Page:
6. The Domain Decomposition Method

The domain decomposition method (DDM) is a decomposition-based computation technique. It searches every partition of the feasible region to find a global optimum of the optimization problem. To begin with, the feasible region should be reasonably split into multiple subregions using the different cases existing in the original problem or different values of parameters. In each individual subregion, the subproblem corresponding to the original problem is not identical, and the differences between subproblems lie in the objective function or constraints. Next, to find the optimal solution of the original problem, it is necessary to design or select an appropriate algorithm and solve the subproblems according to the characteristics of the subproblems. Finally, we obtain the global optimum of original problem by comparing the obtained local optimal values of all subproblems. To be specific, the solution process mainly comprises the following three steps.

Step 1. Solve three equivalent parametric submodels (35)–(37), and find the local optimal solutions.

Step 2. Compute the objective values of three submodels (35)–(37) corresponding to these local optimal solutions, respectively.

Step 3. Compare the obtained optimal values of submodels (35)–(37), and choose the minimum as the global optimal value of original model (17).

As mentioned in Section 5.2, the feasible region of model (33) is decomposed into three disjoint subregions. Models (35)–(37) are the equivalent parametric subproblems of model (33) in the different subregions, and for any given parameters and they just determinate nonlinear programming which can be solved by classic algorithms. Lingo is a comprehensive tool designed to build and solve linear, nonlinear (convex or nonconvex), quadratic, and integer optimization models. However, the ability to solve programming is also constrained by the number of variables. Therefore, it is necessary to develop a more targeted efficient algorithm to the proposed models. In this paper, we employ the DDM combined Lingo software to solve model (33). In the next section, we will demonstrate the validity and practicability of this method via numerical experiments.

7. Numerical Example

Consider an asset market which has twenty risk assets and a risk-free asset, and an investor wants to decide on an appropriate mix of assets as his/her investment portfolio. The risk-free asset is usually a treasury bond with the fixed return rate . The short-selling is assumed to be prohibited for any assets in this market. Due to the impacts of the economic and political factors, the returns of these assets are uncertain, and their exact possibility distributions cannot be obtained. Thus, in this paper, these twenty risk assets’ returns are presented by parametric interval-valued trapezoidal fuzzy variables with variable possibility distributions, and the uncertain returns of twenty candidate assets are given in Table 1.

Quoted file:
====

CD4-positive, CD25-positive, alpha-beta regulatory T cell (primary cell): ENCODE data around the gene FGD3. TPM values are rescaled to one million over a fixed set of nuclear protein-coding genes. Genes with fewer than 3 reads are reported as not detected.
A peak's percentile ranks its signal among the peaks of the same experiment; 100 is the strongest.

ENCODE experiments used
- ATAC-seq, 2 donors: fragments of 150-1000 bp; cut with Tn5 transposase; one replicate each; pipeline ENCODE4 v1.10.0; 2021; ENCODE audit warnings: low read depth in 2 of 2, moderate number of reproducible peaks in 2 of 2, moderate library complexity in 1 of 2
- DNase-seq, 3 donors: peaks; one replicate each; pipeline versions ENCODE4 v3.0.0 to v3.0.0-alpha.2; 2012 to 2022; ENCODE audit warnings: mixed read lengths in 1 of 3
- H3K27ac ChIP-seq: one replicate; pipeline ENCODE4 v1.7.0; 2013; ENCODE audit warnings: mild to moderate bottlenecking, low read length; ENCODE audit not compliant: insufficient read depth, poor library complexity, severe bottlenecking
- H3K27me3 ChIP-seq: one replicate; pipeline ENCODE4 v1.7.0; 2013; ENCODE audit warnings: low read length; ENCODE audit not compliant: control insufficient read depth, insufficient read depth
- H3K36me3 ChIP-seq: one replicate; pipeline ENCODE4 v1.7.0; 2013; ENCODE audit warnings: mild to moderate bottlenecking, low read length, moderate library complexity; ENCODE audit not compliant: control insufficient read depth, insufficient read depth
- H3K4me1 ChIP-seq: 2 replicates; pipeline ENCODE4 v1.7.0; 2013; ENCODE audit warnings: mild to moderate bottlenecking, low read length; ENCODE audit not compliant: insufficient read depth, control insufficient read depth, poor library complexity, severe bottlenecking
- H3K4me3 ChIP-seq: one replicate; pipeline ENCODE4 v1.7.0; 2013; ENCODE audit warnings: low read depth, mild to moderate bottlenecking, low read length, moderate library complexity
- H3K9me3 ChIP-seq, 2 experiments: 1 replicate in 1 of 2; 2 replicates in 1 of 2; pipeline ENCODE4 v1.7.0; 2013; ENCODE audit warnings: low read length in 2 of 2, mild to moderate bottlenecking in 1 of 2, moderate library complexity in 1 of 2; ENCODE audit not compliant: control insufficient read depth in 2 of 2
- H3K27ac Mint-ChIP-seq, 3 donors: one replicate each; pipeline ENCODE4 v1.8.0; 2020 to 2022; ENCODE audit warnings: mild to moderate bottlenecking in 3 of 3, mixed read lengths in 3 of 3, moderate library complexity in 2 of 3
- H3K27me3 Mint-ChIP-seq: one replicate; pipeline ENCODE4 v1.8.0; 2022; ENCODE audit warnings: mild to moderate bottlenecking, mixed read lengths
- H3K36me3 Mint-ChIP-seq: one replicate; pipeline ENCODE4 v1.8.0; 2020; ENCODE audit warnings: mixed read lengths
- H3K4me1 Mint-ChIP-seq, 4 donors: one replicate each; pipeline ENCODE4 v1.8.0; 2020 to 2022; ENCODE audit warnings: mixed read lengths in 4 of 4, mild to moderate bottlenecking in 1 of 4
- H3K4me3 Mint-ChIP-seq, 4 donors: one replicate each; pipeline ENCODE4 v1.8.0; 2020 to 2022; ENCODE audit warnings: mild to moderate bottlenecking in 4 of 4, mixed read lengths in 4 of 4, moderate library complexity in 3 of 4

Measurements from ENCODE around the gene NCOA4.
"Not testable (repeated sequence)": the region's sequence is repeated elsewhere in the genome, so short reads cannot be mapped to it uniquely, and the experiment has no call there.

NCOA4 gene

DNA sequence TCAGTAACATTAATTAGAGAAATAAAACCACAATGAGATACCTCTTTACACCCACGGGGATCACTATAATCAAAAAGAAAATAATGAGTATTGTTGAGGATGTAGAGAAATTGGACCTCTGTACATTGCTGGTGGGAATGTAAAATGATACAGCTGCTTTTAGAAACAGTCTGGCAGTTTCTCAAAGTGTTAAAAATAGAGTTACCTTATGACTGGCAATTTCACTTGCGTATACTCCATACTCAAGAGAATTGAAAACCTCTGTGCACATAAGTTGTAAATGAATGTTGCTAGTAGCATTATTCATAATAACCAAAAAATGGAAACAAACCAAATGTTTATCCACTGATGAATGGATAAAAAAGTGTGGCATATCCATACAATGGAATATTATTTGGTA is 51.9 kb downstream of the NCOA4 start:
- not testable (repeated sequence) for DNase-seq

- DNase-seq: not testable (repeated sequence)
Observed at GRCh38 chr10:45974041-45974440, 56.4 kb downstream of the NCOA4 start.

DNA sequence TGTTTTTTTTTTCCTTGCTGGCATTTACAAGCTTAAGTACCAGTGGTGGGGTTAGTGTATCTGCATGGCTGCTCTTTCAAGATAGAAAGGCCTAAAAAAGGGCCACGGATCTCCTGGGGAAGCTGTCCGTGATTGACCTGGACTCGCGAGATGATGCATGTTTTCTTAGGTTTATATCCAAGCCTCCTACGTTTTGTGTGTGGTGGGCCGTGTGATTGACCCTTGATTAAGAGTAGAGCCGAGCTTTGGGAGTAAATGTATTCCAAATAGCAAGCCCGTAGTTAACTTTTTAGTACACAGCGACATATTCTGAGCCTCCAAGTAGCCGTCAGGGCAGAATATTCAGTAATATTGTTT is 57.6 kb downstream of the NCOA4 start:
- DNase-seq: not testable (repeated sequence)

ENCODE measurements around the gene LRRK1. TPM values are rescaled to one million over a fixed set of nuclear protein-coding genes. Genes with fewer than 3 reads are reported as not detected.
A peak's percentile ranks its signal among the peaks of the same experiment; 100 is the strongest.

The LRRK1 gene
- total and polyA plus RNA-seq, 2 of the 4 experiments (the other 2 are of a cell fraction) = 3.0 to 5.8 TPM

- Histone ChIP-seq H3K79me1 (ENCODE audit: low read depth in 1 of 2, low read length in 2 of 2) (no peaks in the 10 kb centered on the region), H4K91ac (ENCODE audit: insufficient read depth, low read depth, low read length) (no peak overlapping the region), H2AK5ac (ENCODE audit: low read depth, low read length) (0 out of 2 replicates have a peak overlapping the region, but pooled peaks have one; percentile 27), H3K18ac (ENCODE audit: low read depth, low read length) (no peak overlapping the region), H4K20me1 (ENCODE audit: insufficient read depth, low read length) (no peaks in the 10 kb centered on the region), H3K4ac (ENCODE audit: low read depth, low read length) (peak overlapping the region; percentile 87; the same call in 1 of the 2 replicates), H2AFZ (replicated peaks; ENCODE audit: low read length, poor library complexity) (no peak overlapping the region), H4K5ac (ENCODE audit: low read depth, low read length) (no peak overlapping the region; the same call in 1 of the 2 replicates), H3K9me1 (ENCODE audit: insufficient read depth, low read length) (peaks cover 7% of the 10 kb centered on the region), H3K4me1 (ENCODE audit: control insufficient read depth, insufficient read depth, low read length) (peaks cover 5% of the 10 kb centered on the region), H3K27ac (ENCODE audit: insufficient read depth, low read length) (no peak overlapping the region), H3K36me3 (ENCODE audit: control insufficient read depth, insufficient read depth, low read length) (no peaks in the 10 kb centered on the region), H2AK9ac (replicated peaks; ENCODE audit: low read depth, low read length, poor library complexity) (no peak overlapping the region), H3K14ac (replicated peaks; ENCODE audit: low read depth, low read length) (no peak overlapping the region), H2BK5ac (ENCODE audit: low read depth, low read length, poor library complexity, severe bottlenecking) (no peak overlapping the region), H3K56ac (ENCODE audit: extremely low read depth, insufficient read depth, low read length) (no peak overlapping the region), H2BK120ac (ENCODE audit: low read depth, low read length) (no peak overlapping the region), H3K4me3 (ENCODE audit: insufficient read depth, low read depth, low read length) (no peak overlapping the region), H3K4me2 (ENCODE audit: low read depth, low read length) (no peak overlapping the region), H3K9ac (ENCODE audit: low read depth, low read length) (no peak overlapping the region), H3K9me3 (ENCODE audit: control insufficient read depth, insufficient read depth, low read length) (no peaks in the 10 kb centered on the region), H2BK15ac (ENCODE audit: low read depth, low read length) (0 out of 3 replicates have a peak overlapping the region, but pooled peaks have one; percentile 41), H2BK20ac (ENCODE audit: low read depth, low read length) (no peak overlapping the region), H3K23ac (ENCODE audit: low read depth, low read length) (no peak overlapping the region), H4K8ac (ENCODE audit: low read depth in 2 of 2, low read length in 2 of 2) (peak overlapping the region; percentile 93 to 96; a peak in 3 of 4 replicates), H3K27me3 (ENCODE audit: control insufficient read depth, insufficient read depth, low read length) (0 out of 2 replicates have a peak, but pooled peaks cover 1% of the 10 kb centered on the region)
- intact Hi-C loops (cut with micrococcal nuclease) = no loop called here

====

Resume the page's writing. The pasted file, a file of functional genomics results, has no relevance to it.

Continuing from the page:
Table 1: The parametric interval-valued trapezoidal fuzzy returns of twenty assets.
7.1. Computational Result under Parametric Interval-Valued Fuzzy Returns

Firstly, when the exact possibility distributions of asset returns are unavailable, we conduct the experiments under variable possibility distribution to find the optimal portfolio selection policy.

In our experiments, we set the values of parameters and , as Since and , we have , .

Assume the investor selects the values of as , , , , and . To test the effect of the risk-free return rate on the portfolio decision, we adjust the value of and do some experiments, and the returns of the risk-free asset are set as follows 0.33%, 0.93%, 1.93%, 4.38%, 8.48%, 9.25%, 9.40%, 9.65%, and 9.70%. The obtained optimal allocation proportions to twenty risk assets are reported in Tables 26. Note that, according to , we have the allocation proportions easily by reducing with the same ratio . For simplicity, we give directly the results of .

Table 2: The allocation proportions of model (33) with , , and (%).
Table 3: The allocation proportions of model (33) with , , and (%).
Table 4: The allocation proportions of model (33) with , , and (%).
Table 5: The allocation proportions of model (33) with , , and (%).
Table 6: The allocation proportions of model (33) with , , and (%).

Next, we illustrate the solving process of DDM in detail with the case and . To begin with, we solve the equivalent parametric subproblems (35)–(37) with the fixed parameters values, respectively. By Lingo software, the objective value of subproblem (35) is with solution . In the meantime, after 21 solver iterations, the obtained objective value of subproblem (36) is with solution . Moreover, the objective value and solution of subproblem (37) in this case are and . Obviously, is less than the other two objective values. According to DDM, the optimal solution of model (33) is the results of subproblem (35); that is, . Under the different values of , how to find the optimal portfolio through comparing three submodels determined by DDM are shown in Table 7.